On September 24, NPR show Radiolab aired a 25-minute segment on Yellow Rain. In the 1960s, most Hmong had sided with America in a secret war against the Pathet Lao and its allies. More than 100,000 Hmong died in this conflict, and when American troops pulled out, the rest were left to face brutal repercussions. Those who survived the perilous journey to Thailand carried horrific stories of an ongoing genocide, among them accounts of chemical warfare. Their stories provoked a scientific controversy that still hasn’t been resolved. In its podcast, Radiolab set out to find the “fact of the matter”. Yet its relentless badgering of Hmong refugee Eng Yang and his niece, award-winning author and activist Kao Kalia Yang, provoked an outcry among its listeners, and its ongoing callous, racist handling of the issue has since been criticized in several places, including Hyphen. When Hyphen’s R.J. Lozada reached out to Kao Kalia Yang, she graciously agreed to share her side of the story for the first time. What follows are her words, and those of her uncle.
On the date of the interview, Wednesday May 16th, 2012 at 10 in the morning, Marisa Helms (a Minnesota-based sound producer sent by Radiolab), my husband, and I met with Uncle Eng’s family at their house in Brooklyn Center. In customary Hmong tradition, my uncle had laid out a feast of fruits and fruit drinks from the local Asian grocery store. He had risen early, went through old notebooks where he’d documented in Lao, Thai, Hmong, and a smattering of French and English, recollections of Hmong history, gathered thoughts, and written down facts of the time. The phone lines were connected to WNYC studios.
Pat and Robert introduced themselves and asked us for our introductions. The questions began. They wanted to know where my uncle was during the war, what happened after the Americans left, why the Hmong ran into the jungles, what happened in the jungles, what was his experience of Yellow Rain. Uncle Eng responded to each question. The questions took a turn. The interview became an interrogation. A Harvard scientist said the Yellow Rain Hmong people experienced was nothing more than bee defecation.
My uncle explained Hmong knowledge of the bees in the mountains of Laos, said we had harvested honey for centuries, and explained that the chemical attacks were strategic; they happened far away from established bee colonies, they happened where there were heavy concentrations of Hmong. Robert grew increasingly harsh, “Did you, with your own eyes, see the yellow powder fall from the airplanes?” My uncle said that there were planes flying all the time and bombs being dropped, day and night. Hmong people did not wait around to look up as bombs fell. We came out in the aftermath to survey the damage. He said what he saw, “Animals dying, yellow that could eat through leaves, grass, yellow that could kill people — the likes of which bee poop has never done.”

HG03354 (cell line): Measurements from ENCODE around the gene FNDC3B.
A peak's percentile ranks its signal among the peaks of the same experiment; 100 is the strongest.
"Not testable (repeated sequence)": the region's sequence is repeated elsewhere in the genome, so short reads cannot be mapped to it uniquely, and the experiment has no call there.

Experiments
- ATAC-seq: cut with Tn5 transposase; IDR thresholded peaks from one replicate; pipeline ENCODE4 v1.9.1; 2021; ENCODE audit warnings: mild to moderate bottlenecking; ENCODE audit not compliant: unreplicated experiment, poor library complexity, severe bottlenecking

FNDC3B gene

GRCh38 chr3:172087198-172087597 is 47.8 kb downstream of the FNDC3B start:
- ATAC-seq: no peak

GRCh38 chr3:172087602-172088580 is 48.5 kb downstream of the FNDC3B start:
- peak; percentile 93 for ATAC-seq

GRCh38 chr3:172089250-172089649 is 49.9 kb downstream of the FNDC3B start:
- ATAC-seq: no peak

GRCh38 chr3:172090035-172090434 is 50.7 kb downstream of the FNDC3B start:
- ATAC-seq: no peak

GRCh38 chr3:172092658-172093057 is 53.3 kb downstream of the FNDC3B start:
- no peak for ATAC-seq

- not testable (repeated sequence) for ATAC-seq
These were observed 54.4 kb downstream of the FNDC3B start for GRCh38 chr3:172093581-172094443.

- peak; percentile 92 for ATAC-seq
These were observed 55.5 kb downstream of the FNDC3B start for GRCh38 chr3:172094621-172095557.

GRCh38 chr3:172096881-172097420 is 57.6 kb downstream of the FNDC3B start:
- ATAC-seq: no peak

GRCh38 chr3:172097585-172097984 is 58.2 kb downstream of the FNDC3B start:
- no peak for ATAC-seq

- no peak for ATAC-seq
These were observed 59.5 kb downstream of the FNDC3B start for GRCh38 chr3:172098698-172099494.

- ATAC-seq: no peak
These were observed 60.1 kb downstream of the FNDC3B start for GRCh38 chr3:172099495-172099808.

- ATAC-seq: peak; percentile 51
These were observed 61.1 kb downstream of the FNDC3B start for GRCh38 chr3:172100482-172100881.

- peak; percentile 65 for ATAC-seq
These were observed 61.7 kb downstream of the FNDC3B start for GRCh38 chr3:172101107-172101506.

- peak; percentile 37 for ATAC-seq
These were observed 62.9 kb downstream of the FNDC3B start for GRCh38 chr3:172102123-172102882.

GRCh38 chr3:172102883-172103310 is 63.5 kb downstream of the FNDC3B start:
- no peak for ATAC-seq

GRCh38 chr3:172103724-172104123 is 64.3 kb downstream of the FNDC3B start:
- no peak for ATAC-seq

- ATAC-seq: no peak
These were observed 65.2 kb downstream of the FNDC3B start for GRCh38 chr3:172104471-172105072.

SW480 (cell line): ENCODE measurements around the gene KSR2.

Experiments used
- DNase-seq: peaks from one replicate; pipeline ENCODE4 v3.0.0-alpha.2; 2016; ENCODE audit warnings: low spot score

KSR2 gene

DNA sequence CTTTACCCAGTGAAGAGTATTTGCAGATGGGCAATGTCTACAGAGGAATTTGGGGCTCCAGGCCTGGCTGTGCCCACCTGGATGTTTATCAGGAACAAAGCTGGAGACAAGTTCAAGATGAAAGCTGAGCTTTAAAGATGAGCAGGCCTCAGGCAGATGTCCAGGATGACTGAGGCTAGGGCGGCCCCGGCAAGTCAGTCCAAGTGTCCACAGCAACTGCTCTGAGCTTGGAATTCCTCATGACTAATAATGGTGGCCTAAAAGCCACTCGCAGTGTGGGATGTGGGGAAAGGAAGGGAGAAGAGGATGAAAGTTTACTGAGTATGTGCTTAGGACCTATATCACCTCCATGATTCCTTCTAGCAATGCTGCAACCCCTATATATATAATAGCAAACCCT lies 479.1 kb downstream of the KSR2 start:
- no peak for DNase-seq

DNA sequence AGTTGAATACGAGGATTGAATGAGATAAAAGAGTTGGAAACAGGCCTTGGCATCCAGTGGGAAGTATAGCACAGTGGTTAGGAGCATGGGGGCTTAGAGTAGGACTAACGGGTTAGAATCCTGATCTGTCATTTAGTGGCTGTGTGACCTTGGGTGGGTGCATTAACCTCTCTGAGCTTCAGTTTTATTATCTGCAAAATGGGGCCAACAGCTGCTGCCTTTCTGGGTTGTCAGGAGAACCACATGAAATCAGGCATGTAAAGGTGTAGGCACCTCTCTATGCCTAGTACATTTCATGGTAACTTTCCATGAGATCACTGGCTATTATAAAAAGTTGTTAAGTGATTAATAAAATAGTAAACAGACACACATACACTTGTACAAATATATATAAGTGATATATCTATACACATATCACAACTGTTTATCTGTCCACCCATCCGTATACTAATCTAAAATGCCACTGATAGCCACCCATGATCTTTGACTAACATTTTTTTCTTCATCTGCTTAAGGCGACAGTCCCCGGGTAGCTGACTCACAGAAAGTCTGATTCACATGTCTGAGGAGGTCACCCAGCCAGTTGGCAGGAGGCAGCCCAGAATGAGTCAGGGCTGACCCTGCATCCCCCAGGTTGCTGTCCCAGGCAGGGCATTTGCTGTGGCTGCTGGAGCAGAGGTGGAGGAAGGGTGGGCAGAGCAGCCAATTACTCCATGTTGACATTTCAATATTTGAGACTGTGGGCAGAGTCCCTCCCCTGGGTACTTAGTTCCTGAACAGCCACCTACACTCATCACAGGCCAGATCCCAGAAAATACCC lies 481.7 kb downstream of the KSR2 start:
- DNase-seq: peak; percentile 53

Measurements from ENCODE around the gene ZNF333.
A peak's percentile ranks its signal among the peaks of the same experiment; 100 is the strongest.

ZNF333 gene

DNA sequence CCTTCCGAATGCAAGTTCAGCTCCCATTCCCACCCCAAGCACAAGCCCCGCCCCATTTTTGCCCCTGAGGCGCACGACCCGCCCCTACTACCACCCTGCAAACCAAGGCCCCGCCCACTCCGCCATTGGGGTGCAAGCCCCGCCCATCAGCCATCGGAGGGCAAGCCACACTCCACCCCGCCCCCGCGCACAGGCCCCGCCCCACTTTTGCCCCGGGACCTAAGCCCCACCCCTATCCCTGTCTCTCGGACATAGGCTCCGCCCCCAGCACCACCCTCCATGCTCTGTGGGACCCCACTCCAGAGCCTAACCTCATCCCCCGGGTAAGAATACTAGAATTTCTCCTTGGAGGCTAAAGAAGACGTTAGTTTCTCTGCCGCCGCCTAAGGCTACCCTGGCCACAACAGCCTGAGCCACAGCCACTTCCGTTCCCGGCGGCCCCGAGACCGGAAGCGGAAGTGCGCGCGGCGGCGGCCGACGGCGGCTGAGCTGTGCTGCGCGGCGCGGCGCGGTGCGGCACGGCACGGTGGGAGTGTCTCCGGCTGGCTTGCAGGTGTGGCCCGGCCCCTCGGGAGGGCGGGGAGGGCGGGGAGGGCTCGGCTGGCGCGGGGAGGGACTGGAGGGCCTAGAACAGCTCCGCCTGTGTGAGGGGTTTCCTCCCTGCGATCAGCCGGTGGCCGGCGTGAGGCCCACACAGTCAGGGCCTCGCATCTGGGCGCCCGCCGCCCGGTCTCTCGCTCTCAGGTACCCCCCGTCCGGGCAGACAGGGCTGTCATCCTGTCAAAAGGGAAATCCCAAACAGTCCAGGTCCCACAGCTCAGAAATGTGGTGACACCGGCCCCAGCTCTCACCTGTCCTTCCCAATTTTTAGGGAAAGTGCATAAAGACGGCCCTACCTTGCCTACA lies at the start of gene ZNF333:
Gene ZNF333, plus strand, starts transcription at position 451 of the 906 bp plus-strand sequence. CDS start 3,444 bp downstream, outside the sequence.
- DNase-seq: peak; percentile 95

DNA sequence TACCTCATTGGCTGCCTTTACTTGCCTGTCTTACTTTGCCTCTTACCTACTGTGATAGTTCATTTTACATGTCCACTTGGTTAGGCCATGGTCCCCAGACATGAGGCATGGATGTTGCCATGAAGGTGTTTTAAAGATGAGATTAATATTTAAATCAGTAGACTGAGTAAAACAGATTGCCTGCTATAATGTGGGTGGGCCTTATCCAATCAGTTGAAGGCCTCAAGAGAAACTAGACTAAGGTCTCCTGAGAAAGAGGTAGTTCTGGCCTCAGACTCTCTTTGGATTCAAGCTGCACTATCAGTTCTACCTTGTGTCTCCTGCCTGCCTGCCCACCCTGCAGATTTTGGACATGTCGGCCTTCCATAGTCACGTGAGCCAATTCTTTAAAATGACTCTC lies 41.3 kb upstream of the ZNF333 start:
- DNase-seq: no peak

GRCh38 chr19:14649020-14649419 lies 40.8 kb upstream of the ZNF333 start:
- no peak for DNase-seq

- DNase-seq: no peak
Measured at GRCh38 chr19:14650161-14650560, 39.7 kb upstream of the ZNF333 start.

My uncle explained that he was serving as documenter of the Hmong experience for the Thai government, a country that helped us during the genocide. With his radio and notebooks, he journeyed to the sites where the attacks had happened, watched with his eyes what had happened to the Hmong, knew that what was happening to the Hmong were not the result of dysentery, lack of food, the environment we had been living in or its natural conditions. Robert crossed the line. He said that what my uncle was saying was “hearsay.”
I had been trying valiantly to interpret everything my uncle was saying, carry meaning across the chasm of English and Hmong, but I could no longer listen to Robert’s harsh dismissal of my uncle’s experience. After two hours, I cried,
“My uncle says for the last twenty years he didn’t know that anyone was interested in the deaths of the Hmong people. He agreed to do this interview because you were interested. What happened to the Hmong happened, and the world has been uninterested for the last twenty years. He agreed because you were interested. That the story would be heard and the Hmong deaths would be documented and recognized. That’s why he agreed to the interview, that the Hmong heart is broken and our leaders have been silenced, and what we know has been questioned again and again is not a surprise to him, or to me. I agreed to the interview for the same reason, that Radiolab was interested in the Hmong story, that they were interested in documenting the deaths that happened. There was so much that was not told. Everybody knows that chemical warfare was being used. How do you create bombs if not with chemicals? We can play the semantics game, we can, but I’m not interested, my uncle is not interested. We have lost too much heart, and too many people in the process. I, I think the interview is done.”
Before we hung up the phone, I asked for copies of the full interview. Robert told me that I would need a court order. I offered resources I have on Yellow Rain, news articles and medical texts that a doctor from Columbia University had sent my way, resources that would offer Radiolab a fuller perspective of the situation in Laos and the conditions of the Hmong exposed to the chemicals. My uncle gave Marisa a copy of a DVD he had recorded of a Hmong woman named Pa Ma, speaking of her experiences in the jungles of Laos after the Americans left, so that the Radiolab team would understand the fullness of what happened to the Hmong. After we hung up the phone, there was silence from the Radiolab team.